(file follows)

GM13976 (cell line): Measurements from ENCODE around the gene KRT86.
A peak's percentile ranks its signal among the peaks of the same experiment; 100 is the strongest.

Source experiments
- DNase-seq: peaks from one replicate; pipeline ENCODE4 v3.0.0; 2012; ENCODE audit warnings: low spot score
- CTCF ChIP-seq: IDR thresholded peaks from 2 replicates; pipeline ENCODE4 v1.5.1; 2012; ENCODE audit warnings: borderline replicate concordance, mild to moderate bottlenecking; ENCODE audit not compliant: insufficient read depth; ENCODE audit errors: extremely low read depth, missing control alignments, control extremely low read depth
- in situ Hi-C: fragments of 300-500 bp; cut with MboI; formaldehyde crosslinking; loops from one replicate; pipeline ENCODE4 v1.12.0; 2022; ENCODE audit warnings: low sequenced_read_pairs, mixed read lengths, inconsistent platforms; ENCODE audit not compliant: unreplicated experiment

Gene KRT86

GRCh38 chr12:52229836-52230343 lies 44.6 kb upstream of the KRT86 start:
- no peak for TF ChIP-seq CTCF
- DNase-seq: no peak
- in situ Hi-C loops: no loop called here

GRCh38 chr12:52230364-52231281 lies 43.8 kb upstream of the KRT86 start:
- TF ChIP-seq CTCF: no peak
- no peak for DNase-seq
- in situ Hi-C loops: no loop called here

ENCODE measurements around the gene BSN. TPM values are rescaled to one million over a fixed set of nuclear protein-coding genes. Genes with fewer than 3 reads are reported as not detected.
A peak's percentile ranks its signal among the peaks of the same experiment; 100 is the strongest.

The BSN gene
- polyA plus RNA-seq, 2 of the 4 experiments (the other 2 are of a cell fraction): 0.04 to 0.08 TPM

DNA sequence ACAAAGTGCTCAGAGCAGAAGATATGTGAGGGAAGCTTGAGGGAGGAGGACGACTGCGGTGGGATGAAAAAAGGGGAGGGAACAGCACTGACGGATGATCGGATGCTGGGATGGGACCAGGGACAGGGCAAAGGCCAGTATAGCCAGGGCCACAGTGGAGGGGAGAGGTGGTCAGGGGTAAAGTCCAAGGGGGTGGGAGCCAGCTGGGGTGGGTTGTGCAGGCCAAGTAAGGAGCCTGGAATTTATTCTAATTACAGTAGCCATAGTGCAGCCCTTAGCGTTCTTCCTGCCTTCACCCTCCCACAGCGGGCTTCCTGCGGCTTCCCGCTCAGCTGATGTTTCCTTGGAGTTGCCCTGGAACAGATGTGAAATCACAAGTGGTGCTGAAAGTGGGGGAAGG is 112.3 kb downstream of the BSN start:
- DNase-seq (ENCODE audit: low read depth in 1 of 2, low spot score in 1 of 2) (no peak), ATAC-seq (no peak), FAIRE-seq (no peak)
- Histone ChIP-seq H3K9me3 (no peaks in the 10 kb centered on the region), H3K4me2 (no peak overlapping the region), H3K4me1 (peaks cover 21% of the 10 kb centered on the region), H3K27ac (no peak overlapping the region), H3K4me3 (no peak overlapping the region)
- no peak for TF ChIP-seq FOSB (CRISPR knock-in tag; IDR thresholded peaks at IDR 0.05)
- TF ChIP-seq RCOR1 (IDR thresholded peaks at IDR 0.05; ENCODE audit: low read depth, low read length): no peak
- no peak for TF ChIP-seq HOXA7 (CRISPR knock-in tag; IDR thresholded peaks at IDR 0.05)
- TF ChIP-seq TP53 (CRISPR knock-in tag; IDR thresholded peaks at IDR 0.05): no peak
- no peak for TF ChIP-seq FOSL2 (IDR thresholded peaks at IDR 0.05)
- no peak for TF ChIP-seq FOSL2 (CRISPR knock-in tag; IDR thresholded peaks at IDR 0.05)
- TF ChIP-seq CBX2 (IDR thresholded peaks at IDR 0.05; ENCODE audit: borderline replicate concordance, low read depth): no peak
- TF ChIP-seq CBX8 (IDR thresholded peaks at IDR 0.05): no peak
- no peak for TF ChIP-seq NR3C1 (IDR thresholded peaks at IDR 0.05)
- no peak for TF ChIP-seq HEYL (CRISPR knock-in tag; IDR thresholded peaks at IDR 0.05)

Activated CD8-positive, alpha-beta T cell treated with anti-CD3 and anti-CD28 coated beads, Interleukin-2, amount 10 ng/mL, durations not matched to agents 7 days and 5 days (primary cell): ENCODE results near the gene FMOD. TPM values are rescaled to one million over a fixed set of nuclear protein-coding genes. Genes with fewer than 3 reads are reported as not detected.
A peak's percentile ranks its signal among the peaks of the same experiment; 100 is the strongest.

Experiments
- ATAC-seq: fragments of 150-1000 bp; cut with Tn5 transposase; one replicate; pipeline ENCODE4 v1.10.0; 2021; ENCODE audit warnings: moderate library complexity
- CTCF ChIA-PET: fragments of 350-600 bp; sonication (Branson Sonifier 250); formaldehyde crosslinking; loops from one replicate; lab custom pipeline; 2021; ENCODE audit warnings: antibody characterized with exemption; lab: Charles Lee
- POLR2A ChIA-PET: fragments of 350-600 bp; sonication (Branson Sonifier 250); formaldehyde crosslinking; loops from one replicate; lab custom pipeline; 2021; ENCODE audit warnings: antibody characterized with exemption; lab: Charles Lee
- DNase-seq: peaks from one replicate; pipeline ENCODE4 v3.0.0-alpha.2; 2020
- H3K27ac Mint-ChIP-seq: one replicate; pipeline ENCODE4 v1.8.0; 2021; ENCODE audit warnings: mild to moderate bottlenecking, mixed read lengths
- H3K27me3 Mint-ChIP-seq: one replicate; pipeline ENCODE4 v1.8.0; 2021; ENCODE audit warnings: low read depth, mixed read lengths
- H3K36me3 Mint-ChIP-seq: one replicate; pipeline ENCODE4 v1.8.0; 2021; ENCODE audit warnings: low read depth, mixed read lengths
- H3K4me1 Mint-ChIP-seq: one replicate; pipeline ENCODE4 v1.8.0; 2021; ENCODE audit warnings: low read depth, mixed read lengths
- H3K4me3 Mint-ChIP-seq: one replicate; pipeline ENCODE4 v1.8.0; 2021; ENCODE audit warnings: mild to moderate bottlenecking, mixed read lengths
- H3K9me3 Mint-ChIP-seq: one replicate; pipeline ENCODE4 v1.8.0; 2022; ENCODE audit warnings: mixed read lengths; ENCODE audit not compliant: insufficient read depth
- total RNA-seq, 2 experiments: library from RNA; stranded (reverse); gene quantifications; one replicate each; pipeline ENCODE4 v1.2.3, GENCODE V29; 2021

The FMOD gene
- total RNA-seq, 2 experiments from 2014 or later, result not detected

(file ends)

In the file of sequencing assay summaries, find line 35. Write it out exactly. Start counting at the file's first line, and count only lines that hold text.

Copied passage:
Experiments